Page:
For additional historic sites in the Straits Area (like British Landing and the 1814 Battlefield, now home of Wawashkamo Golf Course), visit Mackinac State Historic Parks.


Just an hour north of Mackinaw City is Fort Brady, in Sault Ste Marie. According to the Michigan Department of Military & Veterans Affairs, “The original Fort Brady, established by Colonel Hugh Brady in 1822, established United States authority over the northern Great Lakes region. It was abandoned in 1892 and the New Fort Brady was completed in 1893. The New Fort Brady site is now on the campus of Lake Superior State University and has 14 of the original fort buildings repurposed and in use.”

Further north some 312 miles, in the Keweenaw Peninsula, sits Fort Wilkins in Copper Harbor “begun in 1844, Fort Wilkins was designed to keep the peace. Although re-garrisoned briefly in the 1860s, the Army abandoned Fort Wilkins only a few years after it was started.” Today, it is the focal point of Fort Wilkins State Park.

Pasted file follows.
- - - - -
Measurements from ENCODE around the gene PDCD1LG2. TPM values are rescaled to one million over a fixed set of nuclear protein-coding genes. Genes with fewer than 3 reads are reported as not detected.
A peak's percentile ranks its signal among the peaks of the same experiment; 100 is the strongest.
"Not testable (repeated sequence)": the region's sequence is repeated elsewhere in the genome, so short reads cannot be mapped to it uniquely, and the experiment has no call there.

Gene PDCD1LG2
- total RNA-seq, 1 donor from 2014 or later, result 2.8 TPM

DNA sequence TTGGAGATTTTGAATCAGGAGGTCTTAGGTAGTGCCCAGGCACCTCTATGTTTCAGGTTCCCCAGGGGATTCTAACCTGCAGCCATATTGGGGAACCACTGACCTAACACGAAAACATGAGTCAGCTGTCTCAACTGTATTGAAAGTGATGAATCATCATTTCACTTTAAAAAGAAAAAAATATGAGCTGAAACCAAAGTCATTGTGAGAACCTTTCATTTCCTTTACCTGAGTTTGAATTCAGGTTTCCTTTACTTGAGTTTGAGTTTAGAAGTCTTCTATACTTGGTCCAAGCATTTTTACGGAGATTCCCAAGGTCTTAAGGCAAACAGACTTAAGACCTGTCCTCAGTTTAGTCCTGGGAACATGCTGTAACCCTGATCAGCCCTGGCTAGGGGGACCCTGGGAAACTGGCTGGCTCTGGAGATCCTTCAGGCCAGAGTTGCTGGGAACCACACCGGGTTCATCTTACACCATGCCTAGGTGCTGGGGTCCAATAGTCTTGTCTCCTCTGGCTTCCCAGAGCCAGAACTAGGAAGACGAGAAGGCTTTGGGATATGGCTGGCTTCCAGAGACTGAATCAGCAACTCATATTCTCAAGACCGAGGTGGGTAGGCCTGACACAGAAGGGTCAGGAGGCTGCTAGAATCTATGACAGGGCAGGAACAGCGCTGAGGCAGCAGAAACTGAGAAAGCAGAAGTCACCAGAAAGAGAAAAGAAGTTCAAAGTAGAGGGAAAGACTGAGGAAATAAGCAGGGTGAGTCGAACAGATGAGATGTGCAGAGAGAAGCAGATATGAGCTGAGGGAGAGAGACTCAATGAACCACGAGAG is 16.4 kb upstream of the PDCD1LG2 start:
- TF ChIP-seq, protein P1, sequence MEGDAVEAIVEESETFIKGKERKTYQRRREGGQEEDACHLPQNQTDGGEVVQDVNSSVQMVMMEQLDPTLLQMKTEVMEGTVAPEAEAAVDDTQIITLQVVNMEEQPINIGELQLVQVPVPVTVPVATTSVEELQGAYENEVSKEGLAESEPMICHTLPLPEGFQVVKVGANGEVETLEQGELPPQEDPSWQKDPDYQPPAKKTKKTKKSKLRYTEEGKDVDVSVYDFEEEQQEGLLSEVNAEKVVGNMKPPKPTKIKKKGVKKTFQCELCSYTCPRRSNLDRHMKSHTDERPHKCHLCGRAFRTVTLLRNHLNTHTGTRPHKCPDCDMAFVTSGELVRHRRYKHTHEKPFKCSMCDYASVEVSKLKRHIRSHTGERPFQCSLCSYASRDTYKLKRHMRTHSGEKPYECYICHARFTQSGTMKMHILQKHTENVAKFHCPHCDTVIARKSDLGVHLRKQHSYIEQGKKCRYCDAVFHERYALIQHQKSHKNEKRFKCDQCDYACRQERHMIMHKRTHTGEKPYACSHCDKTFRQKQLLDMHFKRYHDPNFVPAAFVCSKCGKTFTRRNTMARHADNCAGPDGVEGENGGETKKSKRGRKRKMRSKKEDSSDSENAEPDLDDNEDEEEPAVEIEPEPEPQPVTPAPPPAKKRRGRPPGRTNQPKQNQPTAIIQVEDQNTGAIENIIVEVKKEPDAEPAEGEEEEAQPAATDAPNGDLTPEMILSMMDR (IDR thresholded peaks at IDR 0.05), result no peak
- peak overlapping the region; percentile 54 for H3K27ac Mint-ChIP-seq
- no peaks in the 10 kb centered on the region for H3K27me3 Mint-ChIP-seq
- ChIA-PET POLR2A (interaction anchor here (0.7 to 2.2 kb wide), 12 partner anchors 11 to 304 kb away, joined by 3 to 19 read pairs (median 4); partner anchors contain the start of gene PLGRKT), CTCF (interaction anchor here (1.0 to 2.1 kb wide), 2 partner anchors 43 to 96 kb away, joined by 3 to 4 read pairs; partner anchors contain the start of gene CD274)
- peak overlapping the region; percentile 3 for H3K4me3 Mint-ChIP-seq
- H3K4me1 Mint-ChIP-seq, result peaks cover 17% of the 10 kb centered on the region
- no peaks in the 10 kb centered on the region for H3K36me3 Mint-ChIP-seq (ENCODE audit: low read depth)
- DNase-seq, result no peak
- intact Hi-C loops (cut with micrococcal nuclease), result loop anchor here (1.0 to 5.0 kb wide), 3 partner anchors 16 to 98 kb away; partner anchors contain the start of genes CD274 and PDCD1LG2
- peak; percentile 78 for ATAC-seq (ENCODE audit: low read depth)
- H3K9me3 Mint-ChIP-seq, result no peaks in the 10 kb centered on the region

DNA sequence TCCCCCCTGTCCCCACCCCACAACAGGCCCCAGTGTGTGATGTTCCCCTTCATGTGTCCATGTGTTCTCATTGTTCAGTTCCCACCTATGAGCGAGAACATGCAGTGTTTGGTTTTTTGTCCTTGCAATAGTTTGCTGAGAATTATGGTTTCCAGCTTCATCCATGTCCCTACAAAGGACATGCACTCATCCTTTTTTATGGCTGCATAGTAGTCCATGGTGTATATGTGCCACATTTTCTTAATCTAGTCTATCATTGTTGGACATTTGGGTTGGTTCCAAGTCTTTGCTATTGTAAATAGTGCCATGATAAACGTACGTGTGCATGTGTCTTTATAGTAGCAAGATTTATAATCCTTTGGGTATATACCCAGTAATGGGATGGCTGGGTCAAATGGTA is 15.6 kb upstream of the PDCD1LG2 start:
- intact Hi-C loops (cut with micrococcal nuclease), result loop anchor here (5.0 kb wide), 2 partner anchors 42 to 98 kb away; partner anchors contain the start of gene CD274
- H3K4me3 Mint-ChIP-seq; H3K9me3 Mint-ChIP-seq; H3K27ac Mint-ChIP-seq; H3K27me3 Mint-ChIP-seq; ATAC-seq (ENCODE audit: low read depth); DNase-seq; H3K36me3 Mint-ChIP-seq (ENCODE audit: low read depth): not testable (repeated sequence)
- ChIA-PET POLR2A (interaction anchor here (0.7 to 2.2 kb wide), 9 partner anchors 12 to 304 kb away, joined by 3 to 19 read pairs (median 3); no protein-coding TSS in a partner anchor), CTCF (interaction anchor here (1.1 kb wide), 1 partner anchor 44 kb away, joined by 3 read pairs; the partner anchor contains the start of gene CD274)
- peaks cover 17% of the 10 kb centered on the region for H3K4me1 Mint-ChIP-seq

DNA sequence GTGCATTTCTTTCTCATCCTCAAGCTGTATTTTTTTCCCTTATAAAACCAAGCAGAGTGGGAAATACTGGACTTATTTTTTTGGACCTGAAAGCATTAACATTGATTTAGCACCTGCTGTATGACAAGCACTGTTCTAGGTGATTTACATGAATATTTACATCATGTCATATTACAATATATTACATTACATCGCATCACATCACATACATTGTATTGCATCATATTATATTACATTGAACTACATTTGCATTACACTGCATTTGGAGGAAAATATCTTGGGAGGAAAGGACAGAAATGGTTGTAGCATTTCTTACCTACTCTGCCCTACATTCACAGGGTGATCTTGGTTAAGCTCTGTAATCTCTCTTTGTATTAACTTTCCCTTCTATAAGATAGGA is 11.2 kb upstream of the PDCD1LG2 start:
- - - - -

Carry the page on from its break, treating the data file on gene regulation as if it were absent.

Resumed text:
America’s Longest-Running, Free Memorial Day Historical Program Continues in Mackinaw City (May 25-27)

Photo Credit: https://www.crazycrow.com/site/event/fort-michilimackinac-reenactment-pageant/ 

No place celebrates Memorial Weekend and the start of the Pure Michigan summer season quite like the Straits of Mackinac. For nearly 60 years, this community has hosted America’s longest-running, free Memorial Day historical program in the United States. The Memorial Pageant Weekend has been running consecutively since 1962 (although the first, small-scale pageant was first held in July 1933) and has entertained families for generations during this three-day event—Saturday, May 25 through Monday, May 27.

During this costumed live action portrayal, volunteers bring to life the June 2, 1763 battle between the French, British and Native Americans which helped shape the history not only of this “Crossroads of the Great Lakes,” but of the entire state of Michigan, the Midwest and America. More than 200 reenactors bring history to life during scheduled performances throughout the weekend at Colonial Michilimackinac, set along the shores where Lake Michigan and Lake Huron converge.